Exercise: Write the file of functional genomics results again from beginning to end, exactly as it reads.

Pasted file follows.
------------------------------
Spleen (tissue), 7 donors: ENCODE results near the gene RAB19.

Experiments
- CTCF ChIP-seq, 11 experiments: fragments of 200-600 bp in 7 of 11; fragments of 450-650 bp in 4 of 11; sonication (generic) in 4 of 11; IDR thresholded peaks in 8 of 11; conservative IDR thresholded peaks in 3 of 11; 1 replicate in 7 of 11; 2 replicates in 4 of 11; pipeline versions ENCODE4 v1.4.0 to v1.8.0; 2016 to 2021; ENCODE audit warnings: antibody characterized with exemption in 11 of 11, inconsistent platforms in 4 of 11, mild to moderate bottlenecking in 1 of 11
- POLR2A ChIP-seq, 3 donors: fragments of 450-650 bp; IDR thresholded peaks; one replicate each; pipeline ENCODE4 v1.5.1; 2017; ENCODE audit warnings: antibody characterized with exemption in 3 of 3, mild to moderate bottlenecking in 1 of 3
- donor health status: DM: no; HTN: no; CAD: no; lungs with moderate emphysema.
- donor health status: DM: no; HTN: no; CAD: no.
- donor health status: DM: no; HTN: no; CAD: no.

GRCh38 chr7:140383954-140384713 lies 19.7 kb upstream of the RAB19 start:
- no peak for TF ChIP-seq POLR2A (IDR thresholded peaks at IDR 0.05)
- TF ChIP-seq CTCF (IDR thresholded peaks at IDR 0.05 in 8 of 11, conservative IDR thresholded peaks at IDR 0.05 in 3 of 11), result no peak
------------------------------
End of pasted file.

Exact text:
Spleen (tissue), 7 donors: ENCODE results near the gene RAB19.

Experiments
- CTCF ChIP-seq, 11 experiments: fragments of 200-600 bp in 7 of 11; fragments of 450-650 bp in 4 of 11; sonication (generic) in 4 of 11; IDR thresholded peaks in 8 of 11; conservative IDR thresholded peaks in 3 of 11; 1 replicate in 7 of 11; 2 replicates in 4 of 11; pipeline versions ENCODE4 v1.4.0 to v1.8.0; 2016 to 2021; ENCODE audit warnings: antibody characterized with exemption in 11 of 11, inconsistent platforms in 4 of 11, mild to moderate bottlenecking in 1 of 11
- POLR2A ChIP-seq, 3 donors: fragments of 450-650 bp; IDR thresholded peaks; one replicate each; pipeline ENCODE4 v1.5.1; 2017; ENCODE audit warnings: antibody characterized with exemption in 3 of 3, mild to moderate bottlenecking in 1 of 3
- donor health status: DM: no; HTN: no; CAD: no; lungs with moderate emphysema.
- donor health status: DM: no; HTN: no; CAD: no.
- donor health status: DM: no; HTN: no; CAD: no.

GRCh38 chr7:140383954-140384713 lies 19.7 kb upstream of the RAB19 start:
- no peak for TF ChIP-seq POLR2A (IDR thresholded peaks at IDR 0.05)
- TF ChIP-seq CTCF (IDR thresholded peaks at IDR 0.05 in 8 of 11, conservative IDR thresholded peaks at IDR 0.05 in 3 of 11), result no peak